In various applications, Lithium-ion batteries can be exposed to crash events, where they have to withstand severe mechanical loads and deformations. In some cases, such events can remain undetected, for example, when power tool battery packs are dropped, where the plastic case may deform elastically but the cells within the cell undergo permanent plastic deformation, causing the battery storage system and the damaged cells to remain in use. As it is unclear if such damages may harm any the security functions of the cell, a study was conducted testing the functionality of the current interrupt device (CID) in overcharge tests.
Therefore, cylindrical 18650 cells (Samsung INR1865025 RM) were deformed in various depths at the positive pole using a cylindric impactor with 20 mm diameter and a Universal testing machine Test GmbH 112.50kN.H. Afterward, the damaged cells were overcharged within a self-constructed safety chamber. The overcharge tests were conducted with 1 C with a constant voltage phase after reaching 6 V using a Garmy Interface 5000 P. For temperature tracking, PT1000 sensors were attached to the cells. For each deformation depth, 4 cells were tested.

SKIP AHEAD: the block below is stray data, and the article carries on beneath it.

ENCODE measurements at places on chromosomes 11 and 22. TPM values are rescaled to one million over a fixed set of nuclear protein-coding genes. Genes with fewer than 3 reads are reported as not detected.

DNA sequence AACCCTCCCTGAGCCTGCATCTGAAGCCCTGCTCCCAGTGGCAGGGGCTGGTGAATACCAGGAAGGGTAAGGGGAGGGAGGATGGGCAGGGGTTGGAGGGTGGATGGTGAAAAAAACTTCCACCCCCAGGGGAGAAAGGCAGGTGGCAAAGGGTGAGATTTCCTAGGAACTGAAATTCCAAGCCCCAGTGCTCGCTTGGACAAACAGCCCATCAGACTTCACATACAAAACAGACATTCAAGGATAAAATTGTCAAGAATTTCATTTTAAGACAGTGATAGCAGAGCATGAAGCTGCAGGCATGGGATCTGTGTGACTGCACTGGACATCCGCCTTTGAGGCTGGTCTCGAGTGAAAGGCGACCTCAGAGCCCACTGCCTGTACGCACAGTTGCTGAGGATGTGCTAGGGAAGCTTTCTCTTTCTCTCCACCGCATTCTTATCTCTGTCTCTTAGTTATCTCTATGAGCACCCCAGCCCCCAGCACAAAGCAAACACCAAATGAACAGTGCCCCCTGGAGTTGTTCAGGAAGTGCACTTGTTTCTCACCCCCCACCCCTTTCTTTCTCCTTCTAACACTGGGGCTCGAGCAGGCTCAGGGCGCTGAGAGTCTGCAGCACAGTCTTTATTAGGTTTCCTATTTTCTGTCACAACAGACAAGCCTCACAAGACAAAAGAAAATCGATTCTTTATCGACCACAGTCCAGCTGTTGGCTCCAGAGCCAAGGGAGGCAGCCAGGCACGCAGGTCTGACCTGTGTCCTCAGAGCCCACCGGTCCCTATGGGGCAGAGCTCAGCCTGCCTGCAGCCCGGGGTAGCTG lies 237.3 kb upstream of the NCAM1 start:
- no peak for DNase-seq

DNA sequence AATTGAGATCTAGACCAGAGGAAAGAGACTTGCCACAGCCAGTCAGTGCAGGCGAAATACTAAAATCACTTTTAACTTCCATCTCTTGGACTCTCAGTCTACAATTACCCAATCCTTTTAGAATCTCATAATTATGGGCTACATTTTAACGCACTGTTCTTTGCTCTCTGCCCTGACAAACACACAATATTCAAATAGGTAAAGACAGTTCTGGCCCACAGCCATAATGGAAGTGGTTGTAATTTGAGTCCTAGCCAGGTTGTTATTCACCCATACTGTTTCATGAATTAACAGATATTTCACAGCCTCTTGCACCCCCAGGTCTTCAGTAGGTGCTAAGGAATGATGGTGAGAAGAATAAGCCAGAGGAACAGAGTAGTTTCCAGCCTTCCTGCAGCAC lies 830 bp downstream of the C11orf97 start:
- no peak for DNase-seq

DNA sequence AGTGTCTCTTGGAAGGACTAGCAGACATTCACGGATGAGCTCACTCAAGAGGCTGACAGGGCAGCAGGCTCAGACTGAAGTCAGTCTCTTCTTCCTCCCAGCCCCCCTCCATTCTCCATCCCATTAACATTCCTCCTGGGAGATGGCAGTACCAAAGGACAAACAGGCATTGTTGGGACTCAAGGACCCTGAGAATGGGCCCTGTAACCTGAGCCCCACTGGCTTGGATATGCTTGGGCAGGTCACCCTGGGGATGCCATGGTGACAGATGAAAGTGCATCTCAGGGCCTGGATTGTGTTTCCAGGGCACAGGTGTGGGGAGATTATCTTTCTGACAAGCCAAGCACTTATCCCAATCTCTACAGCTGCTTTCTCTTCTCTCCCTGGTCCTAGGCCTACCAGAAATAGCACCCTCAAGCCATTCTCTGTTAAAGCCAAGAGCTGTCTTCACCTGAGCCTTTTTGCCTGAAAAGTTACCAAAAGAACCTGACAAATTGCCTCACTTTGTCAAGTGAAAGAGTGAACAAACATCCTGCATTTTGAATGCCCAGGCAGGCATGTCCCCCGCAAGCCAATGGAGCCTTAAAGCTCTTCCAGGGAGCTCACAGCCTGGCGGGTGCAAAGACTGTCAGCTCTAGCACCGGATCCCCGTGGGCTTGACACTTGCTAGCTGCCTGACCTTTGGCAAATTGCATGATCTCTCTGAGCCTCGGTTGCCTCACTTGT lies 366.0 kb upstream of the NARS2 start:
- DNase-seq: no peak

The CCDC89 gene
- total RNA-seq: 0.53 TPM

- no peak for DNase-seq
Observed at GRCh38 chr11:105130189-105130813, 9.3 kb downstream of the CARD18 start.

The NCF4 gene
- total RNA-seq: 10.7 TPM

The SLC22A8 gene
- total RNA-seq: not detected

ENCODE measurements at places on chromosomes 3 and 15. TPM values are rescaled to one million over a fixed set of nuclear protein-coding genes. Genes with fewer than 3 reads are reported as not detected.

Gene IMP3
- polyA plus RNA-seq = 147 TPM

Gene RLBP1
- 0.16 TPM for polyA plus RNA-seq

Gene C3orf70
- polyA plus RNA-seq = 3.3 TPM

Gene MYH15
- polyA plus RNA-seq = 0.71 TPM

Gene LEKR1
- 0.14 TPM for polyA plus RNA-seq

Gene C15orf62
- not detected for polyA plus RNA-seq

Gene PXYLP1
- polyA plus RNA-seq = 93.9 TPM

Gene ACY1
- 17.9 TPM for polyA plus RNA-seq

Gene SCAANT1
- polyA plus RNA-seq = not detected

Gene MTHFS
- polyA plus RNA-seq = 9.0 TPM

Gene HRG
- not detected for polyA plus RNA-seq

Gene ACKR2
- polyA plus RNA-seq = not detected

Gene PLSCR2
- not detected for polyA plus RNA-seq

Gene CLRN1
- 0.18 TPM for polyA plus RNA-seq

The results showed, that for the undamaged reference cells, the CID consistently interrupted the current path. Slightly damaged cells (1 mm deformation) showed delayed triggering of the CID. For deeper deformation depths (starting from 1.5 mm), thermal runaway could be observed for an increasing proportion of the tested cells depending on the deformation depth. These results indicate, that even slight deformation of the CID may harm the security functions of the cell, which is why proper shielding of the battery pack from such deformations is crucial to guarantee safety during operation.